Looking for a free way to entertain your children? Gallery assistant Martina Bellotto shows how Hove Museum’s Birds of a Feather exhibition can bring art and natural history together to provide a source of creative inspiration.
For kids, what makes the museum experience a good experience? Using their imagination and creativity and learning by doing! At Hove Museum we have created resources for children that involve them during their visit in the galleries and especially for the exhibition Birds of a Feather (21 May-29 November, free admission).
The exhibition is a display of illustrations, paintings, books and birds, all taken from the collection of the Booth Museum of Natural History in Brighton.
Taking inspiration from what is exhibited in the gallery children can have fun and make their own bird. All the family can actually take part in drawing, colouring, cutting and sticking!
LET’S COLOUR A BIRD!
Birds can have the most various and amazing colours. Choose a drawing from the ones we prepared and colour it using your imagination or taking inspiration from the birds you can see in the exhibition.
THE HEAVY BIRD
There is a paper sheet covered by straight lines on which you can see little coloured birds. Only one line is not straight and has no birds on it…draw your personal big bird on this curved wire! Make your bird as exotic as you can.
LET’S DRAW A BIRD
Follow the drawing instructions and draw yourself a bird! You can start with the easiest and end with the most detailed. Use the crayons to colour in it.
COLOUR THE SHAPES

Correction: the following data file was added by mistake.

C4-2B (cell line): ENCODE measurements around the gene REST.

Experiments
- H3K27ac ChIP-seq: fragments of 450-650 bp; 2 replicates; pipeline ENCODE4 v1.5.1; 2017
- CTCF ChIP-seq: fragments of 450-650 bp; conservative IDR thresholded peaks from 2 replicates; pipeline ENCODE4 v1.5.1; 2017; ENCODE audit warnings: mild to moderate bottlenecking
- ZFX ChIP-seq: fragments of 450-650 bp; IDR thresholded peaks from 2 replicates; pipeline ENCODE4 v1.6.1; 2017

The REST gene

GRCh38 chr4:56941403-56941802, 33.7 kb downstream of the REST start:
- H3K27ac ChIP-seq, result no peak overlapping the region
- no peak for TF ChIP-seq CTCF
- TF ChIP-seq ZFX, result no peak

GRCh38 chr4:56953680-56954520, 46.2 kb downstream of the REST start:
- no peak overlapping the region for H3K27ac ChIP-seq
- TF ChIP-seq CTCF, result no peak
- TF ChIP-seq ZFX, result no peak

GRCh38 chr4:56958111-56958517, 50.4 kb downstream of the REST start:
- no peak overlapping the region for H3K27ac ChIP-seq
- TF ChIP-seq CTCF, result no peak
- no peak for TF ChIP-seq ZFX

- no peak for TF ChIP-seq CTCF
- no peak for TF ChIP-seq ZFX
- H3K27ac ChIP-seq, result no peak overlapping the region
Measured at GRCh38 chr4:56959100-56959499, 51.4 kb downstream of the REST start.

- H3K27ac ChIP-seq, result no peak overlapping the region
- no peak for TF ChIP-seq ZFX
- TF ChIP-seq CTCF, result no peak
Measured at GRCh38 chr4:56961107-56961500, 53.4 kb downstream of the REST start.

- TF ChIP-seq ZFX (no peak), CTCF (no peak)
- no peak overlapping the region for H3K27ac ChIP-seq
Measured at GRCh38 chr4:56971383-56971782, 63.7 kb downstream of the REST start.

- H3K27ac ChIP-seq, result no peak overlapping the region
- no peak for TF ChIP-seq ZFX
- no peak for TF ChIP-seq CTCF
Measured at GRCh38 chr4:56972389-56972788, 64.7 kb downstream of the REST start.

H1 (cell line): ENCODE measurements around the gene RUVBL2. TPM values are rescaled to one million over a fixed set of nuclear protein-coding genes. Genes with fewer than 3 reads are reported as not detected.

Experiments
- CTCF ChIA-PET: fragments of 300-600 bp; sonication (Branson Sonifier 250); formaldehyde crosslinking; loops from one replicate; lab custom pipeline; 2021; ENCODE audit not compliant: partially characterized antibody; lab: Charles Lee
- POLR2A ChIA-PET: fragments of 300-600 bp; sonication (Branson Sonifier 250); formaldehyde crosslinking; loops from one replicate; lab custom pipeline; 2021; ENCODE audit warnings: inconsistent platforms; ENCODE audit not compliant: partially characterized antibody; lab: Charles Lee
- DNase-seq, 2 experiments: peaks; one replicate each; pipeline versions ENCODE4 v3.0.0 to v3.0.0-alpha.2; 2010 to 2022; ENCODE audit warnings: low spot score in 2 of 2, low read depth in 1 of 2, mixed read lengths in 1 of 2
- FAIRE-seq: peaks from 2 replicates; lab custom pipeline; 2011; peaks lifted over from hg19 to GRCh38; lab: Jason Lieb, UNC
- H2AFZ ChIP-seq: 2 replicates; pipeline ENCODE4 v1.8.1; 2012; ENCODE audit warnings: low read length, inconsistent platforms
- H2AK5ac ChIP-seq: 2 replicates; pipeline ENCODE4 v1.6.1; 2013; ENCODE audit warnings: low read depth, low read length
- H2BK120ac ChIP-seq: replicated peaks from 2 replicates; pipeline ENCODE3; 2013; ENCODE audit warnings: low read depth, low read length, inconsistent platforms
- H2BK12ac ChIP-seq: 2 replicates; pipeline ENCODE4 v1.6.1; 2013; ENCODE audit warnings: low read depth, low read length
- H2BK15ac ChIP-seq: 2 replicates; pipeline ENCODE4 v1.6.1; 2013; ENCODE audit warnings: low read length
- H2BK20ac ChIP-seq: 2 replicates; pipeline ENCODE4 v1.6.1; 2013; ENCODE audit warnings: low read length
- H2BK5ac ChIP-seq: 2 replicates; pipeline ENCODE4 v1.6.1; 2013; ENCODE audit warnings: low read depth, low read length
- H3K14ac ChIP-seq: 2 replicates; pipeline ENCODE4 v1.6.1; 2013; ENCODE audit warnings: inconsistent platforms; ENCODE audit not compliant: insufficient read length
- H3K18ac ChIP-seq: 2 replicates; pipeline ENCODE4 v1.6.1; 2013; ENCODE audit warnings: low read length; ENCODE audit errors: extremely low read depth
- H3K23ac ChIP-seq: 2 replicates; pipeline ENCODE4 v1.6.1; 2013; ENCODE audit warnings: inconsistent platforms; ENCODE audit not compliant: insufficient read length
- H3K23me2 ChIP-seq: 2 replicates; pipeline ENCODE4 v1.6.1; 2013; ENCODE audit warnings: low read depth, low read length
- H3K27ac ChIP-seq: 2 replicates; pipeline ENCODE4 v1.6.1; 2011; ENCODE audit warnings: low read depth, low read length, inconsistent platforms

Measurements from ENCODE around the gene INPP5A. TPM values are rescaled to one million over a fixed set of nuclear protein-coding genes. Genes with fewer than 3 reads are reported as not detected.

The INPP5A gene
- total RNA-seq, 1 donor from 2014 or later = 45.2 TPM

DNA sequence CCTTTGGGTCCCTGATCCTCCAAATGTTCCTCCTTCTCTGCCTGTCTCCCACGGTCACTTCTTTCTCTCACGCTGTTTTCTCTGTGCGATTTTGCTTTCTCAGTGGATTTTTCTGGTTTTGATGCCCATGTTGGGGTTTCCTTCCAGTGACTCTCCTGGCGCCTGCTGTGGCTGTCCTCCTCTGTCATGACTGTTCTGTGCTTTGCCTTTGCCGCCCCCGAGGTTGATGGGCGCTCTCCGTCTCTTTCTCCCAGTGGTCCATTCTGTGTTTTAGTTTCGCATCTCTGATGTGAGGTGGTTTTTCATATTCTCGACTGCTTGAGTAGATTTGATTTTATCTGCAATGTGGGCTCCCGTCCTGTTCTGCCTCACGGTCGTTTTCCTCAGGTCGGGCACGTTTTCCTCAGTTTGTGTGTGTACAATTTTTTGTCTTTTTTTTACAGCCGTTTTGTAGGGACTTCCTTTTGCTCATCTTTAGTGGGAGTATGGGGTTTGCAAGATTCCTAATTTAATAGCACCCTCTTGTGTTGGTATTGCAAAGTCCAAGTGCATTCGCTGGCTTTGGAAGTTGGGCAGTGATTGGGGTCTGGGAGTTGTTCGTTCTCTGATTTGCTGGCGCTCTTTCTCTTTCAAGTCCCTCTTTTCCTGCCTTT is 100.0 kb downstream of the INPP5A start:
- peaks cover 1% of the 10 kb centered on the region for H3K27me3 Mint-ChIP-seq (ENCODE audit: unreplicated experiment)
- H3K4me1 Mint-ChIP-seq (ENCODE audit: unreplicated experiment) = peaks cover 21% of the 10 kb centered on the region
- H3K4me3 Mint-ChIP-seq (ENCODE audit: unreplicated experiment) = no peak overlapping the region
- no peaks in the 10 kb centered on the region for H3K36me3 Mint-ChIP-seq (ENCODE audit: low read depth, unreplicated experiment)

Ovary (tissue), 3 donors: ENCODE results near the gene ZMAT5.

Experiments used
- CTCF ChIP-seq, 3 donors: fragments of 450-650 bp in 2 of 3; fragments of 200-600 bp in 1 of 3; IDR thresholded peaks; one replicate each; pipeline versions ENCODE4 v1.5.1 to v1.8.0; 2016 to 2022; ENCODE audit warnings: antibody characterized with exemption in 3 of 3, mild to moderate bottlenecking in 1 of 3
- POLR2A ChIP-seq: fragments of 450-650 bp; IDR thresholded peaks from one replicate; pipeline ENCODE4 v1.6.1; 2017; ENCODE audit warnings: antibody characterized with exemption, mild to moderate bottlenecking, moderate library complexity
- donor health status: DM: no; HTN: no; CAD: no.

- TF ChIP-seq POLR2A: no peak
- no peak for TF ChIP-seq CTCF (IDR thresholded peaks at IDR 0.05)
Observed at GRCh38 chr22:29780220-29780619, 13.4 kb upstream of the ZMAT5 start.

Cut, stick and colour a bird following the example. Or use your own imagination! This time we’ve prepared pieces of coloured cellophane for you to use.
You can also have fun in assembling the puzzles on the magnetic board. Each puzzle is of one of the illustrations contained in the volume Birds of America!
With a few materials and some imagination, you can turn your next Hove Museum visit into an artistic adventure. Spark your creativity with these gallery-friendly activities!
About the exhibition:
Edward Thomas Booth (1840-1890), the creator of the museum, was an ornithologist with the ambition to collect and exhibit one example of each British bird species. He especially wanted to display them in their natural habitat and for that reason he created dioramas (three-dimensional miniature or life size scene in which figures are arranged in a naturalistic setting) and showed not only the appearance of the birds, but also their characteristics through the way they were posed.
Ornithologists were very keen to not only identify the different species, but also to understand their characteristics and habitat, so birds were studied extensively in their natural environments. Illustrations of birds grew in popularity in the 19th Century and works created in ink, watercolour, chalk and other media were used for books (both scientific and for the public), but many were also intended as works of art in their own right.
Come along to see these wonderful illustrations and some rare examples of life-size colour images contained in the limited edition of the book Birds of America printed in 1972. Enjoy the beauty of the species, the variety of anatomic details and plumage in these natural-looking illustrations and in real models of birds.
Hove Museum is open Monday to Saturday 10 am-5pm / Sunday 2-5 pm.
Closed on Wednesdays.
Martina Bellotto, Hove Museum assistant